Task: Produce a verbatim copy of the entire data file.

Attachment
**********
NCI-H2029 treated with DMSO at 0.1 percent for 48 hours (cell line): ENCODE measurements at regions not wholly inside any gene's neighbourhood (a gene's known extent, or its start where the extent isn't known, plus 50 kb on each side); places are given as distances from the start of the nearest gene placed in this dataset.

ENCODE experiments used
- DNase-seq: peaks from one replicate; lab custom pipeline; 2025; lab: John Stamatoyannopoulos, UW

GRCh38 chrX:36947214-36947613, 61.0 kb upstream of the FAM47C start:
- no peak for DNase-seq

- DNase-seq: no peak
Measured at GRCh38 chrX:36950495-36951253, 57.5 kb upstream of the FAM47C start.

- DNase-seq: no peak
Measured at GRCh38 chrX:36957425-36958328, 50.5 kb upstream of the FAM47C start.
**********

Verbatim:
NCI-H2029 treated with DMSO at 0.1 percent for 48 hours (cell line): ENCODE measurements at regions not wholly inside any gene's neighbourhood (a gene's known extent, or its start where the extent isn't known, plus 50 kb on each side); places are given as distances from the start of the nearest gene placed in this dataset.

ENCODE experiments used
- DNase-seq: peaks from one replicate; lab custom pipeline; 2025; lab: John Stamatoyannopoulos, UW

GRCh38 chrX:36947214-36947613, 61.0 kb upstream of the FAM47C start:
- no peak for DNase-seq

- DNase-seq: no peak
Measured at GRCh38 chrX:36950495-36951253, 57.5 kb upstream of the FAM47C start.

- DNase-seq: no peak
Measured at GRCh38 chrX:36957425-36958328, 50.5 kb upstream of the FAM47C start.